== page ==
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CD8/CD8 alpha/Leu-2  Protein, Antibody, ELISA Kit, cDNA Clone

Description: Active  
Expression host: Human Cells  
  • Slide 1
10980-H08H-20
10980-H08H-10
20 µg 
10 µg 
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Description: Active  
Expression host: Human Cells  
  • Slide 1
50389-M08H-50
50389-M08H-20
50 µg 
20 µg 
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Expression host: Human Cells  
  • Slide 1
80285-R02H-20
80285-R02H-100
20 µg 
100 µg 
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Description: Active  
Expression host: Human Cells  
  • Slide 1
60001-F08H-50
60001-F08H-100
50 µg 
100 µg 
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CD8/CD8 alpha/Leu-2 Related Area

CD8/CD8 alpha/Leu-2 Related Pathways

    CD8/CD8 alpha/Leu-2 Related Protein, Antibody, cDNA Gene, and ELISA Kits

    CD8/CD8 alpha/Leu-2 Summary & Protein Information

    CD8/CD8 alpha/Leu-2 Background

    Gene Summary: The CD8 antigen is a cell surface glycoprotein found on most cytotoxic T lymphocytes that mediates efficient cell-cell interactions within the immune system. The CD8 antigen acts as a coreceptor with the T-cell receptor on the T lymphocyte to recognize antigens displayed by an antigen presenting cell in the context of class I MHC molecules. The coreceptor functions as either a homodimer composed of two alpha chains or as a heterodimer composed of one alpha and one beta chain. Both alpha and beta chains share significant homology to immunoglobulin variable light chains. This gene encodes the CD8a chain. Multiple transcript variants encoding different isoforms have been found for this gene. [provided by RefSeq, Nov 2011]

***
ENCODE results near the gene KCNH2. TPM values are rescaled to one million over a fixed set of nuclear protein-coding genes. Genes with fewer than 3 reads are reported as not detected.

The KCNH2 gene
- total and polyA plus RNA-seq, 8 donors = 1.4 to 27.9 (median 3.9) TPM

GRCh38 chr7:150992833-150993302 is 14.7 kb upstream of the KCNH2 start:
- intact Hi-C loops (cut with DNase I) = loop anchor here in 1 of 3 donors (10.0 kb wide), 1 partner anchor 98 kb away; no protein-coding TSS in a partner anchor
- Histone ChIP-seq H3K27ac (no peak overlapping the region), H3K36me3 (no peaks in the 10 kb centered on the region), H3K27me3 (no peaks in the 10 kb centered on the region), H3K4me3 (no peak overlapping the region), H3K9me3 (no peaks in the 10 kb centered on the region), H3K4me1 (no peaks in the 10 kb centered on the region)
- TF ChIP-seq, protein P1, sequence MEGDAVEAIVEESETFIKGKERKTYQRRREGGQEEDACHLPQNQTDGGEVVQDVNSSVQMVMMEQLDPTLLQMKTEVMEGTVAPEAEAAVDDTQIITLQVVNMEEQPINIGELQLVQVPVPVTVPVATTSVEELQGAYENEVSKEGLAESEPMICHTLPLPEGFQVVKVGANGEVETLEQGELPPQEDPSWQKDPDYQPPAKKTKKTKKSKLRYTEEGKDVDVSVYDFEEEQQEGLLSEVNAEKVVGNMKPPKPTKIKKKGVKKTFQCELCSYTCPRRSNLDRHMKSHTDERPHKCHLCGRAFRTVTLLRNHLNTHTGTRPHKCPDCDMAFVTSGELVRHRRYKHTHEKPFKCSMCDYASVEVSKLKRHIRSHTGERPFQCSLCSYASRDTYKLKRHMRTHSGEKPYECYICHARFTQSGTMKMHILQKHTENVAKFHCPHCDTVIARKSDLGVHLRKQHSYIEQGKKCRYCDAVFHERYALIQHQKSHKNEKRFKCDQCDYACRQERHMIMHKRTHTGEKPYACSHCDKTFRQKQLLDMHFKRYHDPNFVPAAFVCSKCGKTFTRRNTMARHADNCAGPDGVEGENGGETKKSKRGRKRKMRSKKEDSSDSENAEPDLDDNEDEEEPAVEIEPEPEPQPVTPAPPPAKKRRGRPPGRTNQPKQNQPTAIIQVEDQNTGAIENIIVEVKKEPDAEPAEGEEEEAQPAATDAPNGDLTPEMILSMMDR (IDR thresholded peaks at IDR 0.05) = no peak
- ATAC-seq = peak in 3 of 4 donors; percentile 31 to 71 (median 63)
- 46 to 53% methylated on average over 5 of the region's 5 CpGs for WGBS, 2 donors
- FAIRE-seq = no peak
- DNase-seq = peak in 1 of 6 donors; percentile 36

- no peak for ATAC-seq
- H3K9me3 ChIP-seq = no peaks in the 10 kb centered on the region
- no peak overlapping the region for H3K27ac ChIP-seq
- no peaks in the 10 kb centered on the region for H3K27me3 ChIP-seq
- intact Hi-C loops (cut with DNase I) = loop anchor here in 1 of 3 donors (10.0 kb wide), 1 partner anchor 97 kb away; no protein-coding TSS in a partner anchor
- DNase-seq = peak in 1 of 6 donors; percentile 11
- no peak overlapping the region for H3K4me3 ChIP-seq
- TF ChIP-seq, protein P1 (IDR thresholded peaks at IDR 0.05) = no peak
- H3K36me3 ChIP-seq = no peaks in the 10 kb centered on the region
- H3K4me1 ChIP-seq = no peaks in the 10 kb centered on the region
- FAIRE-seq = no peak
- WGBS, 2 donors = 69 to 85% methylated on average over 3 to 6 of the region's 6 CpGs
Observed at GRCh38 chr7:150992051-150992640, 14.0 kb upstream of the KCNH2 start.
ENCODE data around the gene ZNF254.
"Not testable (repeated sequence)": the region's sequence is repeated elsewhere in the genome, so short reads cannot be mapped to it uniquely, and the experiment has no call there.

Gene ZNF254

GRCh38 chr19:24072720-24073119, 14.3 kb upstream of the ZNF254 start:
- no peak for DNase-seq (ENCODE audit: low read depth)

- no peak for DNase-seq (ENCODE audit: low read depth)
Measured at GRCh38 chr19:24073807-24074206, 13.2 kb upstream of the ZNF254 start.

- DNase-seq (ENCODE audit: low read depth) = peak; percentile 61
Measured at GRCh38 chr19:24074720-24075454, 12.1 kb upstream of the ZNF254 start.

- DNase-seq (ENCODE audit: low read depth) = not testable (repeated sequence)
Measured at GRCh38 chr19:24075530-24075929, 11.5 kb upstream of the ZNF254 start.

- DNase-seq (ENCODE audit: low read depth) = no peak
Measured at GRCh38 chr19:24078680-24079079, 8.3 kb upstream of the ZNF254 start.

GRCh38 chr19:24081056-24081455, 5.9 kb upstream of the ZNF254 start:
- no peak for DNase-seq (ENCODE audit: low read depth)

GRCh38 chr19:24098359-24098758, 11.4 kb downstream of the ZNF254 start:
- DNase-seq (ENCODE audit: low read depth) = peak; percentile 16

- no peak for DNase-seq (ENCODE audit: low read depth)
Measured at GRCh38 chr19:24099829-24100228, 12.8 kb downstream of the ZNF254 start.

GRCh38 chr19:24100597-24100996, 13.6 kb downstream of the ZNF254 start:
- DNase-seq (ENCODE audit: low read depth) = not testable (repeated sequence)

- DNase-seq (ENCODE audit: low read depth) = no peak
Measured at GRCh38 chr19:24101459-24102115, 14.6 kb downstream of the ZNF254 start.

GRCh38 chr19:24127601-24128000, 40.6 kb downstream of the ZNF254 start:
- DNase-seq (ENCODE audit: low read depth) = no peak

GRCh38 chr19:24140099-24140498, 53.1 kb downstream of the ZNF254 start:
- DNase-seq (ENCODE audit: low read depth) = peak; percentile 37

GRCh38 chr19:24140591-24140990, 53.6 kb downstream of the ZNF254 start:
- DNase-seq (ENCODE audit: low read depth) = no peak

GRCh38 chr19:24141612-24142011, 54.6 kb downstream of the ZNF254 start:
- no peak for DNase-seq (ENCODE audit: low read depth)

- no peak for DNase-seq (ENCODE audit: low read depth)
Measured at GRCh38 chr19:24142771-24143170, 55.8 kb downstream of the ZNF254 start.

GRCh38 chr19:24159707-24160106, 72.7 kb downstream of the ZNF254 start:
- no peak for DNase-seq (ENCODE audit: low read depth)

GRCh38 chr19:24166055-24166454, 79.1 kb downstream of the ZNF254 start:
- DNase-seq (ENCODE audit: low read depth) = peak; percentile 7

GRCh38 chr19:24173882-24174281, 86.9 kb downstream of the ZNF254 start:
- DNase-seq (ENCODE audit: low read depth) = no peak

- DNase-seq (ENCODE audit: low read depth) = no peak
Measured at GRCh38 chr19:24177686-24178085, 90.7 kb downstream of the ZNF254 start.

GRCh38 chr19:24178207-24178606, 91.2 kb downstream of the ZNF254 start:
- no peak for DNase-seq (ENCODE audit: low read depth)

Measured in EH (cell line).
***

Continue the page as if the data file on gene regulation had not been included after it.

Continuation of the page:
General information above from NCBI
    Subunit structure: In general heterodimer of an alpha and a beta chain linked by two disulfide bonds. Can also form homodimers. Shown to be expressed as heterodimer on thymocytes and as homodimer on peripheral blood T-lymphocytes. Interacts with the MHC class I HLA-A/B2M dimer. Interacts with LCK in a zinc-dependent manner.
    Domain: The C-terminal domain is necessary for retention within intracellular membranes (By similarity).
    Subcellular location: Isoform 1: Cell membrane; Single-pass type I membrane protein.
    Isoform 2: Secreted.
    Post-translational: All of the five most C-terminal cysteines form inter-chain disulfide bonds in dimers and higher multimers, while the four N- terminal cysteines do not (By similarity).
    Involvement in disease: Familial CD8 deficiency (CD8 deficiency) [MIM:608957]: Novel autosomal recessive immunologic defect characterized by absence of CD8+ cells, leading to recurrent bacterial infections. Note=The disease is caused by mutations affecting the gene represented in this entry.
    Sequence similarity: Contains 1 Ig-like V-type (immunoglobulin-like) domain.
    General information above from UniProt

    Human T-cell surface glycoprotein CD8 alpha chain, also known as CD8a, is a single-pass type I  membrane protein. The CD8 glycoprotein is expressed by thymocytes, mature T cells and natural killer (NK) cells and has been implicated in the recognition of monomorphic determinants on major histocompatibility complex (MHC) Class I antigens, and in signal transduction during the course of T-cell activation. Both human and rodent CD8 antigens are comprised of two distinct polypeptide chains, alpha and beta. The Ig domains of CD8 alpha are involved in controlling the ability of CD8 to be expressed. Mutation of B- and F-strand cysteine residues in CD8 alpha reduced the ability of the protein to fold properly and, therefore, to be expressed. Defects in CD8A are a cause of familial CD8 deficiency. Familial CD8 deficiency is a novel autosomal recessive immunologic defect characterized by absence of CD8+ cells, leading to recurrent bacterial infections.

    CD8/CD8 alpha/Leu-2 Alternative Name

    CD8 alpha,Leu-2,p32 186910 , []
    p32,CD8,MAL,Leu2, [homo-sapiens]
    CD8A,Leu2,CD8,MAL,p32, [human]
    CD8a,BB154331,Ly-2,Ly-35,Ly-B,Lyt-2, [mouse]
    Ly-2,Ly-B,Ly-35,Lyt-2,BB154331, [mus-musculus]

    CD8/CD8 alpha/Leu-2 Related Studies

    References Devine, L. et al., 2000, J Immunol. 164 (2): 833-8. Arcaro, A. et al., 2000, J Immunol. 165 (4): 2068-76. Saha, K. et al., 2001, Nat Med. 7 (1): 65-72. Romero, P. et al., 2005, Eur J Immunol. 35 (11): 3092-4.
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